“To reflect the 1976 setting, Kelly and his cinematographer Steven Poster drained much of the color, resulting in a cold, flat and uninviting look — rather like the film itself. And was wallpaper of that era really so ugly?”

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Gordon Gekko gets out of prison in Wall Street 2

Posted by LiveFor on September 25, 2009

geckoHere is good old corporate banker Gordon Gekko (Michael Douglas)being freed from prison in the Wall Street sequel.

The scene was shot outside Sing Sing maximum security prison in New York state.

Wall Street 2: Money Never Sleeps, which also features the return of Sheen’s character, opens two decades later with Gekko being freed from federal prison.

Jacob, played by Shia LaBeouf, partners with the disgraced corporate raider for a mission to alert the financial community to the impending credit crisis.

Josh Brolin, Frank Langella and Susan Sarandon have all signed up.

Directed by Oliver Stone Wall Street 2: Money Never Sleeps is expected to be released in April 2010.

Thanks to Andy M for sending me the pic.

Source: Daily Mail

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The Box – Richard Kelly speaks and Cameron Diaz gives the game away

Posted by LiveFor on July 27, 2009

I am looking forward to this film. I love a bit of Twilight Zone shenanigans.

Norma (Cameron Diaz) and Arthur Lewis (James Marsden) are faced with a terrible dilemma when a mysterious glass box turns up at their door. If they press the button inside the box, they’ll get enough money to save their ailing son, but in exchange, someone, somewhere in the world will die. When the temptation to save their beloved son becomes too much to bear, Norma pushes the button. Immediately, a gunshot rings out somewhere nearby. Consumed with guilt, Norma must do everything in her power to solve a murder she has knowingly caused. The Box is director Richard (Donnie Darko) Kelly’s latest thriller.

The Box is due out on 30th October 2009.

MovieWeb had this chat with director Richard Kelly.

Cameron Diaz has also been talking about the film (via Filmstalker) and has given what could be huge spoilers. They are in invisitext below so click and drag the mouse if you want to read them.

The first is about the origin of the box, it’s from another planet, a race from Mars no less.

The second is that this Martian race is testing humankind for some reason, and the box is the test.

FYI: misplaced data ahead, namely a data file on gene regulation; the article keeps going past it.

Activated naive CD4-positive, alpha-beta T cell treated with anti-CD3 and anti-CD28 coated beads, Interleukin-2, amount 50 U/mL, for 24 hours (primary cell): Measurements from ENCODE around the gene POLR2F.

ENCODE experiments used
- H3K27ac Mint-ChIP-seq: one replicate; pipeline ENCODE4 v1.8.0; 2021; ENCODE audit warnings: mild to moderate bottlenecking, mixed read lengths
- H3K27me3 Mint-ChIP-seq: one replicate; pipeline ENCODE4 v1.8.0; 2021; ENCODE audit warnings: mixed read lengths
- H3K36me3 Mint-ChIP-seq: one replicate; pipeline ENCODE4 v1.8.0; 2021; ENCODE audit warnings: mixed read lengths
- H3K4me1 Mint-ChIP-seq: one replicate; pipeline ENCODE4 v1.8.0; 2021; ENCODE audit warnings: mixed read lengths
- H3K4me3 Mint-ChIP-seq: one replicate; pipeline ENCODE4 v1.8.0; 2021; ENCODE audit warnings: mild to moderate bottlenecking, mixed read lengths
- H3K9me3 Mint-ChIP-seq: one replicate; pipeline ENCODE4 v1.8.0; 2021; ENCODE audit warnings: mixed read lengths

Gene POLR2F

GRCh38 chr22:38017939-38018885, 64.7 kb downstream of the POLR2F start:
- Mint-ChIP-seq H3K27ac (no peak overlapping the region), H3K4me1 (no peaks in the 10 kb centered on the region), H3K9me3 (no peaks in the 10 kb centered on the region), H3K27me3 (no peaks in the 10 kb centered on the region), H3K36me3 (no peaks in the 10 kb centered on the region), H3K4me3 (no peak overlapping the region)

I’m not sure what to make of that. May be true, may not be. Could work or it could suck. If you read the spoilers what do you think of it? Beware there could be spoilers in the comments.

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UPDATED: The Box – Trailer for Richard Kelly’s latest film

Posted by LiveFor on June 25, 2009

Have a look at this trailer as I think it is very good. The Box is based on the short story “Button, Button” by Richard Matheson and was used in an episode of The Twilight Zone. It is the one where a couple are given a box with a button. They are told that if they press the button they’ll get a million dollars, but someone they don’t know will die. Bit of a moral dilemma.

Now Richard Kelly (Donnie Darko, Southland Tales) has adapted it into a full length feature starring Cameron Diaz, James Marsden, and Frank Langella. It looks as if Kelly is back to his Darko goodness after the disappointing and confusing Southland Tales.

The film is set in the 70s and in a way is autobiographical as the two main characters are based on Richard Kelly’s own parents.

Let me know what you thought of the trailer. Would you press the button?

UPDATE: I found the story about the film being semi-autobiographical. It was an interview with Richard Kelly over on AICN. Well worth a read as he talks about technical aspects of the film as well as developing the story. This is what he had to say about his parents being an influence on the film.

The short story is six pages long, and Arthur and Norma… there wasn’t time for their backstory. So I thought, “Here’s this amazing premise about greed and responsibility and so many things that you can’t put into words. There’s this button, and being responsible for the death of another human being, and what constitutes responsibility.” And I thought, “We want to tell this story and expose this premise to two characters, let them be very moral people, very likable people.” And I figured that I felt that way about my parents, and that this is the type of movie they would love. They exposed me to Alfred Hitchcock when I was a young teenager; they showed me REAR WINDOW and THE BIRDS and PSYCHO. So I thought, “What if I take their love story and life in Richmond, Virginia as an upwardly middle class couple in 1976, and place them into Richard Matheson’s short story?” And that’s what I did – which all of a sudden made it the most personal film I’ve ever made. (Laughs) They have a son [in the film] who’s ten or eleven. I obviously would barely be one year old in 1976, but you could argue that their single child is maybe a representation of me in the story. So all of a sudden I feel like I’m making this profoundly personal film, which, at the same time, is this mainstream studio thriller with this high-concept premise. So it was sort of an interesting merger of my parents’ story with Matheson’s story, which was written before I was even alive but that I discovered on THE TWILIGHT ZONE in 1986. I was in my parents’ bedroom watching THE TWILIGHT ZONE with my dad when I saw “Button, Button” for the first time. So to think that I’ve taken them and plugged them into this Matheson concept is… to this day, I can’t believe that we pulled it off.